The council spokesman said: “There is no evidence that delivery of the segregated cycle lane at Old Dumbarton Road and Ferry Road has resulted in any significant disruption to local residents.”

He added: “The City Deal investment will improve the quality of active travel infrastructure from the University of Glasgow to the proposed Govan-Partick bridge — following completion of the works, the university will be within 20 minutes’ walk of Govan Cross and five minutes’ cycle.

“The connection along the north bank of the River Kelvin does not connect to the proposed Govan-Partick bridge, which will land on the opposite bank of the Kelvin adjacent to the Riverside Museum.

“The north-bank route is identified as an aspirational route and officers within the council’s planning team will continue to require developers to install a riverside promenade as part of development proposals.

“There are, however, a number of issues that impact upon deliverability of the north bank route, including local topography and third-party ownership of land and structures.”

Sweeney said there had been plans for another bridge, crossing to the Riverside Museum, in proposals for a Glasgow Harbour retail development.

That plan has now been withdrawn, but the MSP said a bridge could still be delivered.

By local democracy reporter Drew Sandelands

Ambitious vision to turn Old Man of Storr into world-class experience

It is believed Storr could be a major tourist draw and revenue generator for Skye.

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Skye: View over the Old Man of Storr.

It’s an iconic feature on the Skye landscape and the backdrop to many a movie set.

Now, the Old Man of Storr looks set to play a starring role in the future of Skye tourism.

Members of the Skye and Raasay area committee this week gave the green light to an ambitious vision for the landmark.

The council believes the Storr could be a major tourist draw and revenue generator for the island. Money raised at the visitor attraction would go back into the site, benefiting locals and visitors alike.

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The proposal includes plans for a retail module, digital destination guide, online shop and onsite staff.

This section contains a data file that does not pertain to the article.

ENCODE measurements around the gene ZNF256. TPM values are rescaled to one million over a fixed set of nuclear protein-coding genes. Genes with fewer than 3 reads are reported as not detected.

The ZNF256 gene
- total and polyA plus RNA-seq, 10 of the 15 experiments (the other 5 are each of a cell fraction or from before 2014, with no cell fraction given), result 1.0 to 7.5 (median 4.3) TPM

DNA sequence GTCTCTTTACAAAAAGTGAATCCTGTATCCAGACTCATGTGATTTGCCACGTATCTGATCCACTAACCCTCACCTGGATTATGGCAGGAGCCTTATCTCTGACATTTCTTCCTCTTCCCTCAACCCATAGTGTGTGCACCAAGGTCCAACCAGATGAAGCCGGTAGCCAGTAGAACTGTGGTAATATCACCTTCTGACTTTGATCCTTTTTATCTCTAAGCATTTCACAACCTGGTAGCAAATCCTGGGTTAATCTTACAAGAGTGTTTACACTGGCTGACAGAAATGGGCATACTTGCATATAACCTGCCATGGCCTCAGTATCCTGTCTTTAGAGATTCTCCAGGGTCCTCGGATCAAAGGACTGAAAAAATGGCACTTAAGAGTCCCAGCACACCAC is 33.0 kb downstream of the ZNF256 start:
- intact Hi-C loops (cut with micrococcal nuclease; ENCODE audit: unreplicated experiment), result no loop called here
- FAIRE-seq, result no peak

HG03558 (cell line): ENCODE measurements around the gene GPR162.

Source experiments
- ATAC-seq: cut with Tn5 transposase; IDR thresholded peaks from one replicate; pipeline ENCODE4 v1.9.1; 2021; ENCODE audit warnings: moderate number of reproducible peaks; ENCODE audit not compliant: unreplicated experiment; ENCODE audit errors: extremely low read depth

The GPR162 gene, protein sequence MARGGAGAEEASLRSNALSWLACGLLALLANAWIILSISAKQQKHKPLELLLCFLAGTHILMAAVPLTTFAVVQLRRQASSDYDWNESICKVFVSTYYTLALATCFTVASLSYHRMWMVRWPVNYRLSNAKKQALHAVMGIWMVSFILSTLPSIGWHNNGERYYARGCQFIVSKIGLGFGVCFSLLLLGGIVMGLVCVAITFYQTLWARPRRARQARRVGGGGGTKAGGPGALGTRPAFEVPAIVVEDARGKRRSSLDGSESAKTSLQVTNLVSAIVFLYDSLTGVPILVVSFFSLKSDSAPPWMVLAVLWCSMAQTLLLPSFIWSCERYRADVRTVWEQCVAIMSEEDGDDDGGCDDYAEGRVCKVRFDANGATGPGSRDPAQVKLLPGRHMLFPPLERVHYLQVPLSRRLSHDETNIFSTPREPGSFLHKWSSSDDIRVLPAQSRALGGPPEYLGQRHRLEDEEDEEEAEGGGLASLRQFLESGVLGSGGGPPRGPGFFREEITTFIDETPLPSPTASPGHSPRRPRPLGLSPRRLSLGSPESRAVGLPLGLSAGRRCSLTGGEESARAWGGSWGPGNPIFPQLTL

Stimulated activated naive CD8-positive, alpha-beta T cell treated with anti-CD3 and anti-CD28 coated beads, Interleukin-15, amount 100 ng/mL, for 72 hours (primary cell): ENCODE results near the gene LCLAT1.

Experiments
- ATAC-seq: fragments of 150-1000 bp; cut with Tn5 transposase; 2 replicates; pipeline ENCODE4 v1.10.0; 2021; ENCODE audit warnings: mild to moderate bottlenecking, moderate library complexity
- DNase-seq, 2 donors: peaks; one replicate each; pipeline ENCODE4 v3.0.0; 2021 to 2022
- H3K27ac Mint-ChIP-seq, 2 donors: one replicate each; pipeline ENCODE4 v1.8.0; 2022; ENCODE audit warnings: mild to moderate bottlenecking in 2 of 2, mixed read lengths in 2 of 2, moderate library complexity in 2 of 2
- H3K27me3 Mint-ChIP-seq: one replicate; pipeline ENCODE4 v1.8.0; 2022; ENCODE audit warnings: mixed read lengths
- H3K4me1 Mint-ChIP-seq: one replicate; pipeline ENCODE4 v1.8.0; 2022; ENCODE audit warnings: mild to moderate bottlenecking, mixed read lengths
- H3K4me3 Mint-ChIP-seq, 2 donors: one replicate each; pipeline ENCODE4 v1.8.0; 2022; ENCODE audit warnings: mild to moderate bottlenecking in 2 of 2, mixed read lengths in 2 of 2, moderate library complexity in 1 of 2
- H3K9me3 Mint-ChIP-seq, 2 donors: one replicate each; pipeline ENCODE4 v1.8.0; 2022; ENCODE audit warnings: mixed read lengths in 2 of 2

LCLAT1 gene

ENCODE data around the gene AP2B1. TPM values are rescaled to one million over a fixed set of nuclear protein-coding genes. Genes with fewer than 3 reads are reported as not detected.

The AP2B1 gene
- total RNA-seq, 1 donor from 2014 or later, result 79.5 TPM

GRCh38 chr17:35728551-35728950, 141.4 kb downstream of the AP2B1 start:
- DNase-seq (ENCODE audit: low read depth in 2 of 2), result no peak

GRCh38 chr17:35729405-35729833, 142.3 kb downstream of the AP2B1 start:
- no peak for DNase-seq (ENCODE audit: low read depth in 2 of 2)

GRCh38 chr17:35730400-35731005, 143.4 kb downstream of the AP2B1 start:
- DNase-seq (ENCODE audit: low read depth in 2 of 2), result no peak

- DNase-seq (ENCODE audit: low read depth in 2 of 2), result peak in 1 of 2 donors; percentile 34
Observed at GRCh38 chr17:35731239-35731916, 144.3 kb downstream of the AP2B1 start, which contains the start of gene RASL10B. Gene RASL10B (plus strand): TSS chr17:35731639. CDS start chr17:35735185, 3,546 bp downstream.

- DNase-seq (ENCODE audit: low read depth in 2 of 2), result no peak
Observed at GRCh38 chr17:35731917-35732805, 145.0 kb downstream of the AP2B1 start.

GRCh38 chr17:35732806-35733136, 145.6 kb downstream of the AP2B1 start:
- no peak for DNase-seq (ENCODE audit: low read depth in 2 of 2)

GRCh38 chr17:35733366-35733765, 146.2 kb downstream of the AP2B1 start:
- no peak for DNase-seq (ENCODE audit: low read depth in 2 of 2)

All this would be supported by improved transport, parking and electric vehicle charging points.

The council believes this could be a flagship project in developing sustainable, environmentally-friendly tourist attractions.

Skye councillors heaped praise on the proposal, calling it “positive” and “heart-warming”.

One-stop digital destination

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The Old Man of Storr is one of the most famous walks on the Isle of Skye.

The large pinnacle of rock stands high above the ancient landscape, attracting 200,000 visitors each year.

It’s also a popular destination for wedding venues and a favourite with filmmakers.

In recent years, Highland Council has invested more than £2m in tourism at Storr, including car parking, toilets, path improvement and habitat restoration. Now, this new vision looks to the future.

It aims to create a ‘one-stop digital destination’ through an online platform, digital shop window and a fully autonomous digital visitor guide.

The digital shop window would harness the surge in post-pandemic online shopping, allowing local crafters to showcase their art for buyers. Bookings and even parking could be planned in advance via an online portal.

At the same time, the project would include a modular retail unit and visitor destination staff and wardens on-site, generating local employment. It’s thought that having staff onsite would increase parking revenues by as much as 30%.

‘We have a world-class site on our hands’

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Skye councillors praised the ambition of the report, which was complied for the council by consultants Glenmorven Associates.

Councillor John Finlayson said it was crucial that Skye councillors work with the community to take ownership of the project, and that they “put our money were our mouth is”.

He added that this sustainable, collaborative vision for Storr could lead the way in other tourism ventures across Skye and Highland.

Chairman John Gordon agreed, saying the council should feel confident in its commercial approach.

“This is probably one of the most iconic sites in the whole of Scotland and we have to be ambitious for sites like that,” he said.

“The world comes up our country lanes to experience what Skye has to offer. We’ve got world-class sites, but we need to have the world-class experiences as well.”

The councillors agreed to invest £57,000 of their place based funding into the project, with the remaining finance coming from council and other commercial partners.

By local democracy reporter Nicola Sinclair